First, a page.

An Upper Limit For Apps? New Data Suggests Consumers Only Use Around Two Dozen Apps Per Month

There are now well over a million mobile applications in both Google Play and the iTunes App Store alike, and growth of those app marketplaces shows no sign of slowing down. However, according to new data from Nielsen out this morning, there may be an upper limit to how many apps people will interact with over the course of a month, and that number – just over a couple dozen – hasn’t grown much over the past few years.

That’s good news for the everyday must-haves, like Facebook and Google or the default email, messaging, maps or weather applications, for example. But it’s bad news for the young companies trying to establish a foothold and core group of dedicated, engaged and loyal users within the ever-expanding app universe.


According to Nielsen, U.S. iPhone and Android users over 18 have been increasing the time they spend using mobile applications, which is up 65 percent over just two years ago. In the last quarter of 2013, for example, users spent 30 hours, 15 minutes using apps per month. That’s a full half-day more than the 18 hours, 18 minutes they spent per month in Q4 2011, the new report notes.

What’s interesting is how little the number of apps used per month has changed over this same period of time, however. In Q4 2011, the average number of apps used per month was 23.2. The following year (Q4 2012) it grew to 26.5, and as of Q4 2013 it was just 26.8.

Says Nielsen, this appears to indicate that there may be an “upper limit” to how many apps users will engage with each month.

Of course, those apps being used may not always be the same ones every month, as evidenced by the onslaught of new gaming releases to choose from on any given day, for example. Users are often playing, then disposing of, old titles in favor of new ones on a regular basis.

And these days, the hit-driven nature of mobile gaming seems to be seeping over into other areas of the App Store as well, where trending, buzzed-about hits are not always of the “Flappy Bird” variety, but are sometimes just goofy apps we’ll all talk about for a few days, like Yo, then forget.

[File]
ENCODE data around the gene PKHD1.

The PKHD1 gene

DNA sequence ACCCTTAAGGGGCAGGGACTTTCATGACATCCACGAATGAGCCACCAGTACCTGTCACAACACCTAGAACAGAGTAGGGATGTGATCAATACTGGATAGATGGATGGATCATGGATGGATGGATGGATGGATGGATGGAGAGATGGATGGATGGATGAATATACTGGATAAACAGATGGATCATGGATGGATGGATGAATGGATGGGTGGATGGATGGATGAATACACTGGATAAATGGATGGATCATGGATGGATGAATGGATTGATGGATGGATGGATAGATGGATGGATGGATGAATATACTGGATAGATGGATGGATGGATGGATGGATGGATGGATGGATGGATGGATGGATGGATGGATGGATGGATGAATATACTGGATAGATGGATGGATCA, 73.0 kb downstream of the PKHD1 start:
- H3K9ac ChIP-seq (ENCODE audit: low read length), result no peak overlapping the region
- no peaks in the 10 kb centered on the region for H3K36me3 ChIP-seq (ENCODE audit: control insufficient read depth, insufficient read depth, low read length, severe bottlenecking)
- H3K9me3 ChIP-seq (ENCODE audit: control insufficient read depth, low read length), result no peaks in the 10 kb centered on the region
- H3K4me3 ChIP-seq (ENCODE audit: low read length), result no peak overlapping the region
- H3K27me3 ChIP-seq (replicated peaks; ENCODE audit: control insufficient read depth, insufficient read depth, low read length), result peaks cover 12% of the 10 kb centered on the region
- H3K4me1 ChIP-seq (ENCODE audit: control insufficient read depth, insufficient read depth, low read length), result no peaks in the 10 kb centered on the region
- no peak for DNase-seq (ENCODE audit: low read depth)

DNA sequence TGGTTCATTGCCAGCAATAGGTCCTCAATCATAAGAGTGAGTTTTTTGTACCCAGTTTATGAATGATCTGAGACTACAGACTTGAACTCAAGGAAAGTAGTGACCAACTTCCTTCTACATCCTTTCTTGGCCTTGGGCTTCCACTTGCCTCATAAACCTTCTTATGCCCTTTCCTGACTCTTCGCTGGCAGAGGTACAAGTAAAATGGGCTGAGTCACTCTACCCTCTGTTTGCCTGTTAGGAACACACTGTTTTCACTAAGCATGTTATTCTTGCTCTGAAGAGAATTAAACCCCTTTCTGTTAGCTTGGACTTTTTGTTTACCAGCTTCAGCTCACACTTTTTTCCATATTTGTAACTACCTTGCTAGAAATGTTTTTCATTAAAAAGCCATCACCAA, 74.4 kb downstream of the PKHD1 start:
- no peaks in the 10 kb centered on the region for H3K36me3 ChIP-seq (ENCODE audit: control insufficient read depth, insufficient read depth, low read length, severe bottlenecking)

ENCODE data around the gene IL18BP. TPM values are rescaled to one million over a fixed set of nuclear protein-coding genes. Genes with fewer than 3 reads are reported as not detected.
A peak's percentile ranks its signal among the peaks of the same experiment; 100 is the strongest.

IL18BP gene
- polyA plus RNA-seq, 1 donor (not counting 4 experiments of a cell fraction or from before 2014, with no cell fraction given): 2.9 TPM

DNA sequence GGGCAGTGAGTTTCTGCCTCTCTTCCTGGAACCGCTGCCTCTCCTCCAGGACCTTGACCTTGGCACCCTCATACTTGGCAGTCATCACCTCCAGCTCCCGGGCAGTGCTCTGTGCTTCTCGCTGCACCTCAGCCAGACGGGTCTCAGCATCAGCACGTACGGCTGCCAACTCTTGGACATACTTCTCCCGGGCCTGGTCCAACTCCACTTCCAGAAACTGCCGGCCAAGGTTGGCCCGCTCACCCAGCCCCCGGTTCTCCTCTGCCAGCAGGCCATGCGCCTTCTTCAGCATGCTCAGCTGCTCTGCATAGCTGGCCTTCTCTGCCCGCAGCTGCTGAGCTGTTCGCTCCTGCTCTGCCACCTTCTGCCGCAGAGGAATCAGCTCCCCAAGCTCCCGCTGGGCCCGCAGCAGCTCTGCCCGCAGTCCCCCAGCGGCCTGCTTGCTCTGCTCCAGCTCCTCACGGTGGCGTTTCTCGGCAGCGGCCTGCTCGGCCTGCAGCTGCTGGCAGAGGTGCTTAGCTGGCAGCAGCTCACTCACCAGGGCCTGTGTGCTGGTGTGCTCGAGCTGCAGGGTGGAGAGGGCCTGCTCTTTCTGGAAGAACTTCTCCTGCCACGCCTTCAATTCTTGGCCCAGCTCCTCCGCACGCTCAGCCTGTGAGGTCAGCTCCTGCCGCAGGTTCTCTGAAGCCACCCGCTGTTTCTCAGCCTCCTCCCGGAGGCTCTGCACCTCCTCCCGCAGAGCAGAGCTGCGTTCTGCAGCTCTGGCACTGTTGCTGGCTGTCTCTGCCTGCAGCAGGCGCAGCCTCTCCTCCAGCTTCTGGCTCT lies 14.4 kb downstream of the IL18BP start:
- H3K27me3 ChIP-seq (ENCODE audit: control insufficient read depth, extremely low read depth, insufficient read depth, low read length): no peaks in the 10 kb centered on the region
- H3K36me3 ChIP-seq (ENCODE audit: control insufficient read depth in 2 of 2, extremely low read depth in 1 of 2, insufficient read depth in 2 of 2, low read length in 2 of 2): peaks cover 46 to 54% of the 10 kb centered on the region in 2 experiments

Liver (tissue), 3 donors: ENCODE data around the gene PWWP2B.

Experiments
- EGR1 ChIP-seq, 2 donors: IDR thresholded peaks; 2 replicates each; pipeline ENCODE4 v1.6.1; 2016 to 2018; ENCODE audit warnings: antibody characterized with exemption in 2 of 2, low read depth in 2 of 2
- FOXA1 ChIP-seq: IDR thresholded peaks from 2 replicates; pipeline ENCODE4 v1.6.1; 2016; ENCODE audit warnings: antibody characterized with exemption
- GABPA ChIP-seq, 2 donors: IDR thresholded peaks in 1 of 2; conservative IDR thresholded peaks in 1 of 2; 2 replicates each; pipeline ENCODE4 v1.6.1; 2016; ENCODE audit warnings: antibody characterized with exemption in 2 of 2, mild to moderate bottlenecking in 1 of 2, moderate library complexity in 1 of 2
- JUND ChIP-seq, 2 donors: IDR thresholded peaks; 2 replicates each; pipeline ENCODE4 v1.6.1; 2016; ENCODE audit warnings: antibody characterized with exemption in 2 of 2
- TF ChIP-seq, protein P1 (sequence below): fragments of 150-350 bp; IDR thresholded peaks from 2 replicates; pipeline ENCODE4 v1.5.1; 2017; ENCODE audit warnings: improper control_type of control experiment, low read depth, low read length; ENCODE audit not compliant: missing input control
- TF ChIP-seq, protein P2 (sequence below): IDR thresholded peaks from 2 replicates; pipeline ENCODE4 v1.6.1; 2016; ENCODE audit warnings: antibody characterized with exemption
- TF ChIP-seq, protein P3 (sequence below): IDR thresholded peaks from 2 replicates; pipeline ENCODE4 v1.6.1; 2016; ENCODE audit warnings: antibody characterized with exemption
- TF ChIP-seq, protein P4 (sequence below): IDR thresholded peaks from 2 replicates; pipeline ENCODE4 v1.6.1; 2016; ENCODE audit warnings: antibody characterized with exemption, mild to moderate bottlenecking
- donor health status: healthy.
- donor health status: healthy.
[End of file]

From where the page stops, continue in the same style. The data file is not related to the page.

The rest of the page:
Nielsen found that social networking and search apps still dominate the time we spend in smartphone applications – even more so than games – accounting for nearly 11 hours per month as of Q4 2013.

Gaming and other entertainment (including video and audio) grew 71 percent year-over-year to account for 10 hours, 34 minutes.

All the other app categories also saw growth in time spent over the past year, but Photography apps really blew things away with a 34-minute or 131 percent per-person increase over the year prior.


Nielsen additionally examined how app usage and time spent varies by age, and found that older smartphone owners (ages 25-44) use more apps, averaging 29 per month, but younger users (13-24) spend the most time in them, with 37 hours, 6 minutes in apps per month.

That makes sense, given that younger users aren’t likely as tied down by other responsibilities with either their jobs or their families. They’re still working their way up the ladder at work, and fewer will have their own children to parent and worry over at their age.

That being said, notes Nielsen, even though older users may not have as much time to spend using apps per month, that usage is still quite significant. For instance, those aged 55+ today spend more than 21 hours across 22 apps per month. It’s this kind of trend that’s having an impact outside of the app universe as well, as apps have begun to eat into the time we would have spent on other leisure activities, like reading books or watching TV.

The question for mobile companies today is no longer just how to get installed, but how to become one of those some half-dozen apps that gets used monthly.